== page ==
Contempt plays with this. Camille makes a game of asking Paul to look at pieces of her in the mirror – her ankle, her knee, he thighs, her breasts, her face – and asks of each how he likes them. They look into a mirror out of shot while the camera roves along Camille’s naked body. In both senses a body is framed before we look upon it as presented for desire. If pornography is one end of this scale of directing the eye, cinema more usually arouses through affective implication: through shots whose vantage points are themselves part of the suspension of a film’s (if you like) meaning. By suspension, I mean an affective pregnancy, of the fact that the experience of watching will quite literally move through our bodies; provoking, stimulating, arousing, paralyzing, dulling. This is to some extent because watching will simultaneously be an active process of conscious and unconscious connections, as we draw out resources with which to track the film. Most of these will be fleeting and flashed, multifarious and peripheral. And, different occasions of viewing a film can triage a different stream of this fluid. My point is that suspension nicely captures how unqualified watching can be. Its affective power lies in this suspension, for it is this affect we resolve or try to tell, when we try to speak (coherently) about a film.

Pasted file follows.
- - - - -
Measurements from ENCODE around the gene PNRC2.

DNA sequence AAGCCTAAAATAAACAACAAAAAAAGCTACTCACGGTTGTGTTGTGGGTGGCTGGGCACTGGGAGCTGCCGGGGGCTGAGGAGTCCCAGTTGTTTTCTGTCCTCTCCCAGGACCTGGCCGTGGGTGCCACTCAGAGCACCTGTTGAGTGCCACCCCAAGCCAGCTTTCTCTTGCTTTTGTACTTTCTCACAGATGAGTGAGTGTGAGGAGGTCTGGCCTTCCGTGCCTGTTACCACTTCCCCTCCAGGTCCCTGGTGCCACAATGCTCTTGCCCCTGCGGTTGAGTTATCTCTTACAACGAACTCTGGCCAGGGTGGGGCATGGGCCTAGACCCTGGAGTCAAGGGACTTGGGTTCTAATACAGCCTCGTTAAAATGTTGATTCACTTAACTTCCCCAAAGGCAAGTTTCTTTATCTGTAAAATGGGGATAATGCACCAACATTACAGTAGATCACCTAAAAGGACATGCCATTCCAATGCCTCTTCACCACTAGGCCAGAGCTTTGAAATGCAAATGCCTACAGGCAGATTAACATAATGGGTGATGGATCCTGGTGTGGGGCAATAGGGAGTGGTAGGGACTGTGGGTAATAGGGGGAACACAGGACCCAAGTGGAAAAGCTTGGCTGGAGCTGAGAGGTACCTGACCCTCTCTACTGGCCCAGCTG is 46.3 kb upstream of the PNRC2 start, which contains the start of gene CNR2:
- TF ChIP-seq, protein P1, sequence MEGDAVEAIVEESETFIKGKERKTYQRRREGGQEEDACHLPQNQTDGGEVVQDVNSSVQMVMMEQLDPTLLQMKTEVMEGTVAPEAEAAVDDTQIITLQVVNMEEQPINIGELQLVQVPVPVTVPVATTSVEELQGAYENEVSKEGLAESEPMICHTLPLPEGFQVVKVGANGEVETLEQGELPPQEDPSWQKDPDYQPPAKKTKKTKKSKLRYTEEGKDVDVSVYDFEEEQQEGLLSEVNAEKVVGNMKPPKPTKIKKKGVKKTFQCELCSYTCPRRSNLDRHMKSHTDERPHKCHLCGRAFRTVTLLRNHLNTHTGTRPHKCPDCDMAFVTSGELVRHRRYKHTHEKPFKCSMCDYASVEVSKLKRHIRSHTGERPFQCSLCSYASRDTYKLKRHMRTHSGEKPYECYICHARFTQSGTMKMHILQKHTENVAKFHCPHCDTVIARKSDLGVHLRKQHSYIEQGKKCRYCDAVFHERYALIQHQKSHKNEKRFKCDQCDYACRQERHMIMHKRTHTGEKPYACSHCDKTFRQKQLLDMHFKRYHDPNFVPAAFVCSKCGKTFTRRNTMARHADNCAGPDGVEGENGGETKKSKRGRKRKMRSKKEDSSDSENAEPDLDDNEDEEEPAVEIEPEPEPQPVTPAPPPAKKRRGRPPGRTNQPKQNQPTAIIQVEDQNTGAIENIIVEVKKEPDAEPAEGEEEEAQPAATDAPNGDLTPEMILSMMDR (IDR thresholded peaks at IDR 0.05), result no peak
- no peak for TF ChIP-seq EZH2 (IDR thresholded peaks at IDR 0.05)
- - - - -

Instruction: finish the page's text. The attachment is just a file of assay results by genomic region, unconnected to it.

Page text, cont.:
Contempt is a sequence of suspended desire. The film within it trying to be made (The Odyssey) collapses, and the consummation of desire and love between Paul and Camille collapses, but Contempt looks on.